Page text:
Minocycline is an oral antibiotic that is being evaluated as a potential treatment for relapsing-remitting multiple sclerosis (RRMS) or clinically isolated syndrome (CIS).
Minocycline was first approved in the U.S. more than 50 years ago, in 1971, for treating bacterial infections. Its use has since been extended to certain skin conditions like acne and rosacea. The antibiotic is available under a number of brand names, such as Minocin and Dynacin, as well as in generic formulations.
Multiple sclerosis (MS) is a neurodegenerative disease associated with abnormal immune and inflammatory responses against myelin, the fatty, protective sheath around nerve fibers that is critical for sending electrical signals between nerve cells.
Minocycline, a modified formulation of the natural antibiotic tetracycline, is well known for its ability to stop the growth and spread of bacteria. But the medication also has potent immunomodulatory, anti-inflammatory, and neuroprotective properties, making it a potential treatment candidate for neurodegenerative conditions such as MS.
In particular, minocycline has been shown to reduce the activation of microglia and T-cells — two types of immune cells involved in MS-associated abnormal immune attacks — and to prevent T-cells from entering the brain and spinal cord, where they could cause damage.
The therapy also can lower the production of pro-inflammatory molecules involved in myelin damage, reduce the generation of toxic oxygen radicals, and prevent nerve cell death.
Minocycline is available in tablet, foam, and injectable formulations. In clinical trials for MS, the therapy has been tested in the form of oral tablets, at a dose of 100 mg, twice a day.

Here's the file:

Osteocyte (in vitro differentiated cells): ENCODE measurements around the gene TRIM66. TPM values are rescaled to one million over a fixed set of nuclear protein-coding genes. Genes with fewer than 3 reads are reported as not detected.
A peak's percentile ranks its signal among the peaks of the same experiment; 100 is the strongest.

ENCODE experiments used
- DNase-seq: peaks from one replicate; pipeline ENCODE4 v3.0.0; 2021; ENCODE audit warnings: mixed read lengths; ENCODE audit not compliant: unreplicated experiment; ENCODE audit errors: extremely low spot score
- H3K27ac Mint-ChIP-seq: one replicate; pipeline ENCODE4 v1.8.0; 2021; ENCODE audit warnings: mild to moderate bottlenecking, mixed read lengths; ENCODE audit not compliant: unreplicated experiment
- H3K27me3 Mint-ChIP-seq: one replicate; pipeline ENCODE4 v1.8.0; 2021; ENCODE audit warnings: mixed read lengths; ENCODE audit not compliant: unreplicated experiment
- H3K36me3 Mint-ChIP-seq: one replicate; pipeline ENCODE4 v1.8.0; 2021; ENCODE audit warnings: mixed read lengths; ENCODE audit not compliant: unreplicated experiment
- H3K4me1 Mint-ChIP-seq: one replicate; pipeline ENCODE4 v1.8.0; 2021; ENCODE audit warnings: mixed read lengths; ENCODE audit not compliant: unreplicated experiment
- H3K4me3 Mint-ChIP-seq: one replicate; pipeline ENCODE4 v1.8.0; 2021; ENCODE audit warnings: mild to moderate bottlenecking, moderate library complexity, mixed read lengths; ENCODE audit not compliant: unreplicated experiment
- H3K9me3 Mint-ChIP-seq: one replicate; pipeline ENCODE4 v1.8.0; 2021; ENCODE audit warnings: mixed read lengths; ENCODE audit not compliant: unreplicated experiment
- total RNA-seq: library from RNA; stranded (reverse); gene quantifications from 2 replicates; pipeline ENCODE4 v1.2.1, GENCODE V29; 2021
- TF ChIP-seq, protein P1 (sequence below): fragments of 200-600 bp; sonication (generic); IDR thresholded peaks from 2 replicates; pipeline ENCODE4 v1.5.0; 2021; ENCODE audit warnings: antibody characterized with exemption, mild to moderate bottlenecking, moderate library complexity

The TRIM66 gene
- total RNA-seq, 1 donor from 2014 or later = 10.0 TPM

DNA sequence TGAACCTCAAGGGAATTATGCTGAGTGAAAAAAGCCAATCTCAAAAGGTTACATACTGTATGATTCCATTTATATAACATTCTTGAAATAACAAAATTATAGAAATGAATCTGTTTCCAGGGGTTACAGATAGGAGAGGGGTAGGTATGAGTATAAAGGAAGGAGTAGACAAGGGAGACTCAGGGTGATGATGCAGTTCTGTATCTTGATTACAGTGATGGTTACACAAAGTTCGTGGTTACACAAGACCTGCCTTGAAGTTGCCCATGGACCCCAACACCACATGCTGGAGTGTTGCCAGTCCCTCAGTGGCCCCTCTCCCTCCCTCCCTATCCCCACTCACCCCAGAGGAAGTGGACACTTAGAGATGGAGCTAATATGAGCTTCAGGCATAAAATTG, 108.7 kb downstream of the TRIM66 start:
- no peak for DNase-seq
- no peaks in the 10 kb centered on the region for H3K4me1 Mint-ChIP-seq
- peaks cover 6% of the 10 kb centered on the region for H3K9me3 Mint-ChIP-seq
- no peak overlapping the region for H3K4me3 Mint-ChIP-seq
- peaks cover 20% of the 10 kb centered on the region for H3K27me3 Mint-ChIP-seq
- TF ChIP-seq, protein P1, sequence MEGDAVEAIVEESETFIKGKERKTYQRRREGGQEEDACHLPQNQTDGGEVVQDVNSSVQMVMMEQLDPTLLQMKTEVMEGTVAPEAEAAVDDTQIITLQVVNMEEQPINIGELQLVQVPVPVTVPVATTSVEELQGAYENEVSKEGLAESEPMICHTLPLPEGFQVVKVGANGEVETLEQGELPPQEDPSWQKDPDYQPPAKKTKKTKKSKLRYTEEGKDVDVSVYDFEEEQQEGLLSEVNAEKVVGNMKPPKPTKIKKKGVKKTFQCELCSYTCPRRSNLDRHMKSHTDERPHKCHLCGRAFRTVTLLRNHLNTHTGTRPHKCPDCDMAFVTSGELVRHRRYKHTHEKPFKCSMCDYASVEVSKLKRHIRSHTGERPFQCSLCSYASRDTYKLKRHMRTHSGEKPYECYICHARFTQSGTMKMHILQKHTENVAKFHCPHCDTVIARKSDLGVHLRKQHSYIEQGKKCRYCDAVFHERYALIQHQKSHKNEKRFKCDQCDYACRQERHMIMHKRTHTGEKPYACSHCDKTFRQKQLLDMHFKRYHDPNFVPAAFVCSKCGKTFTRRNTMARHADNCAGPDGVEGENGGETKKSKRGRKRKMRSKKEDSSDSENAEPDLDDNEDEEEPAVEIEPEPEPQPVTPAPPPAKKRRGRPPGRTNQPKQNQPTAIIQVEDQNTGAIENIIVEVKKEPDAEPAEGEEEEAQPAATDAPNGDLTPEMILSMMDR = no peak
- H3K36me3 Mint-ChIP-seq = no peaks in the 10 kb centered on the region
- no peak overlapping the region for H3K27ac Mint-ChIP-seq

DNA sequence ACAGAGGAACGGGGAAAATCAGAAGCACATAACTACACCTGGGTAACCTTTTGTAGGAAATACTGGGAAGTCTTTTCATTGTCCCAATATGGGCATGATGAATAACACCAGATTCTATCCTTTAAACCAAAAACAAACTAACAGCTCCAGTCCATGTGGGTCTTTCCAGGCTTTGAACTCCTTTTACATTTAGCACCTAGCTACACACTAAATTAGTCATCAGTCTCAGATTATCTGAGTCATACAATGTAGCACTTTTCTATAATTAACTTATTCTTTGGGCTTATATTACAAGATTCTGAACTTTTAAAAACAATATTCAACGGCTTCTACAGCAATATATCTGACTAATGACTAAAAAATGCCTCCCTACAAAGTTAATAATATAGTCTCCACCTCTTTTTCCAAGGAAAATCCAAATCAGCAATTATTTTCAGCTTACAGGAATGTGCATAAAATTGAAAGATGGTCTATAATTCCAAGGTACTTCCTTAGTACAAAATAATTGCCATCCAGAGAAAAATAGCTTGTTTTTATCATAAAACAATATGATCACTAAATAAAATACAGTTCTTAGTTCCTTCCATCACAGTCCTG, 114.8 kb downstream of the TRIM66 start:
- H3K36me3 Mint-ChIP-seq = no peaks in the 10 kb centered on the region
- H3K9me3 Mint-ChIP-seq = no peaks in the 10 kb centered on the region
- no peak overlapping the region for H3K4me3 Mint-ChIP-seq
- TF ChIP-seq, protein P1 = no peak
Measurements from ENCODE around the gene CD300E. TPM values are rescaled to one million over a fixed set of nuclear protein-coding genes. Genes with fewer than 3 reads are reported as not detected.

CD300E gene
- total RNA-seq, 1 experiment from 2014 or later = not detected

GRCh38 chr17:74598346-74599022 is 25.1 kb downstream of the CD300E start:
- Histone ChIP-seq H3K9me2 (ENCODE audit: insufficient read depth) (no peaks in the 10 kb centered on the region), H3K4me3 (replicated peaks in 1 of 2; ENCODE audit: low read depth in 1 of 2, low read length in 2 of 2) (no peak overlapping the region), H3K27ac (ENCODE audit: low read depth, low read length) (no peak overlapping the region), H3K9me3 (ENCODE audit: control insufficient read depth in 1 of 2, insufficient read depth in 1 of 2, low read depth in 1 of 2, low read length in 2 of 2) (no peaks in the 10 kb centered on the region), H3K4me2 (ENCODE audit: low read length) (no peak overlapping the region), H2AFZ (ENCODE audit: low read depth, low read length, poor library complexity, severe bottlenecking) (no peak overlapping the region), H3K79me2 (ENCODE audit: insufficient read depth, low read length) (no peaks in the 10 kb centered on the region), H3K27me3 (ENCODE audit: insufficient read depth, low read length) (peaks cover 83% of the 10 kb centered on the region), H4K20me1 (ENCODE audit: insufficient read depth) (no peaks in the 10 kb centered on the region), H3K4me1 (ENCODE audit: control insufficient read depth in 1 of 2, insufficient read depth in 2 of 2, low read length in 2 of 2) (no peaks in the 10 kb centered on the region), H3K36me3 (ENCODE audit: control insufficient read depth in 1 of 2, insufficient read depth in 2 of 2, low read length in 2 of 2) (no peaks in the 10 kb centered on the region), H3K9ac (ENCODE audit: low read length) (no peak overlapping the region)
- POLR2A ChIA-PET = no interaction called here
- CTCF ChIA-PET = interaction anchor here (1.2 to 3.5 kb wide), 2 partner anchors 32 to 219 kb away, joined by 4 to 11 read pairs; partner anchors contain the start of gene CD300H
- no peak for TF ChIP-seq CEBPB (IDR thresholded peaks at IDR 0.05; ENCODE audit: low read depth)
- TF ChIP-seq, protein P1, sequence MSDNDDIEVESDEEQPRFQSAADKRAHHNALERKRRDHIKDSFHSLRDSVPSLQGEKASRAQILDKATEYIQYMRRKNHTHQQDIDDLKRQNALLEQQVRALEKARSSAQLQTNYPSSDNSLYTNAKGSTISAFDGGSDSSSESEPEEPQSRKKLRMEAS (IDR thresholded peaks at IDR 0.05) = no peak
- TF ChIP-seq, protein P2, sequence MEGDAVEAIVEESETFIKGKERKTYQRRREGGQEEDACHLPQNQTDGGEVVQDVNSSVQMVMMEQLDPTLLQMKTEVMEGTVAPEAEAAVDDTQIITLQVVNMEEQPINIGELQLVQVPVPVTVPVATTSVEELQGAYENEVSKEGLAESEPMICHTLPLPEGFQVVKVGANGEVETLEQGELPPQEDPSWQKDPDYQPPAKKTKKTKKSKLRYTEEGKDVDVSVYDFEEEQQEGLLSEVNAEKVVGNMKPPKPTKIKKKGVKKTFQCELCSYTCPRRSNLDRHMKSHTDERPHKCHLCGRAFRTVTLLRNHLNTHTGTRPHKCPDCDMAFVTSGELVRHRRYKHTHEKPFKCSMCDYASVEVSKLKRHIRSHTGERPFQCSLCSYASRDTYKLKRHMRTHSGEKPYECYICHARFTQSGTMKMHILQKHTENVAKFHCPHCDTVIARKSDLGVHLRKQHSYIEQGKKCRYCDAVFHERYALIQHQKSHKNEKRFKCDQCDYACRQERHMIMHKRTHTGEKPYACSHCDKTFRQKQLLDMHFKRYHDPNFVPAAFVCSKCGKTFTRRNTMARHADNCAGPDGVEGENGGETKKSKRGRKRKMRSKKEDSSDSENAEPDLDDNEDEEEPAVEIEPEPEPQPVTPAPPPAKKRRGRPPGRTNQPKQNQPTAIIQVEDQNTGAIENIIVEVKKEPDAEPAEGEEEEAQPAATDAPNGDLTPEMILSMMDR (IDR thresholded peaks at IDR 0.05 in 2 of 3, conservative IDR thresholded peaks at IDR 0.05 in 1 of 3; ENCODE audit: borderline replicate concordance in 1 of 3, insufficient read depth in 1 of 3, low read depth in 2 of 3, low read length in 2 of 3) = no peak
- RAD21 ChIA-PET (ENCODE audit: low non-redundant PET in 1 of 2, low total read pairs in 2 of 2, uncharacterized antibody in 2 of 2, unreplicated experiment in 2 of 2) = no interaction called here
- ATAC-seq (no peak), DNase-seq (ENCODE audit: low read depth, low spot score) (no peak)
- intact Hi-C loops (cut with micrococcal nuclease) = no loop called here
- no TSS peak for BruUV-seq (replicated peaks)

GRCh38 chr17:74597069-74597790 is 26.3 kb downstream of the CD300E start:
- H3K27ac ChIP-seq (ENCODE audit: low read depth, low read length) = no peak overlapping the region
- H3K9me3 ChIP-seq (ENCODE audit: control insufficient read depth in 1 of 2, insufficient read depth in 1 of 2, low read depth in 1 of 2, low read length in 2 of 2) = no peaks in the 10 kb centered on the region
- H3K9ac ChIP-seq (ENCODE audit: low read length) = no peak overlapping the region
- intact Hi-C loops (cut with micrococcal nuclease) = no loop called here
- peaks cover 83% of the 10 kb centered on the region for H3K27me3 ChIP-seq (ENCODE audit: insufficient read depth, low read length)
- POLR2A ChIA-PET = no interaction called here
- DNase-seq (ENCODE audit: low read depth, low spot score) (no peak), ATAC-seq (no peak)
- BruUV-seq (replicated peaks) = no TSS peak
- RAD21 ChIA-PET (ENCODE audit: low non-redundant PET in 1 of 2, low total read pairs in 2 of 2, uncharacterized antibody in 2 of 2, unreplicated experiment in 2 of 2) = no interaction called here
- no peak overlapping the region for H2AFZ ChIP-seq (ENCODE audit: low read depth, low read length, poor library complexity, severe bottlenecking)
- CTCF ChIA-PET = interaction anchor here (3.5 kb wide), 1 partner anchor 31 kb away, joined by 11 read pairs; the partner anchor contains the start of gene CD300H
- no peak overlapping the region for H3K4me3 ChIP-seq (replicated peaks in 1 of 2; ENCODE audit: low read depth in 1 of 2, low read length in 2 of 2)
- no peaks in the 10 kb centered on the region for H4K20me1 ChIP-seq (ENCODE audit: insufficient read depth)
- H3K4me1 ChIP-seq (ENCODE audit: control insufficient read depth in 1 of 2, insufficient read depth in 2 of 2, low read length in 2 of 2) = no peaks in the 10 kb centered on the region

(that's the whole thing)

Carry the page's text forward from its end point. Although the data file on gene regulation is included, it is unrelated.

After showing promise in animal models of MS, minocycline was tested alone and in combination with other therapies in clinical trials for RRMS and CIS.
GA 9014 trial
A Phase 2 clinical trial, called GA 9014 (NCT00203112), assessed minocycline as an add-on to Copaxone (glatiramer acetate) in 44 adults with RRMS. Participants were randomly assigned to receive Copaxone plus either 100 mg of minocycline or a placebo for nine months.
Results from GA 9014 showed that adding minocycline to Copaxone was generally well tolerated. It led to a reduction in the risk of relapse and in the number of new or enlarging brain lesions compared with Copaxone plus a placebo, but these differences failed to reach statistical significance.
The RECYCLINE Phase 2 trial (NCT01134627) investigated the effects of minocycline in combination with the approved MS therapy Rebif (interferon beta-1a) over nearly two years. The 305 participants, all with RRMS, were randomly selected to receive 100 mg of minocycline or a placebo, given twice daily for 96 weeks. All also received under-the-skin injections of Rebif, three times a week.
Minocycline was not significantly superior to a placebo at delaying relapses or improving other efficacy measures, the results from RECYCLINE showed. However, some trends favoring the antibiotic were observed.
A Phase 3 trial called MinoCIS (NCT00666887) evaluated whether minocycline could delay or prevent the conversion to clinically definite MS in 142 adults with CIS. These participants were randomly assigned to an oral capsule of 100 mg minocycline or a matching placebo, given twice daily for two years.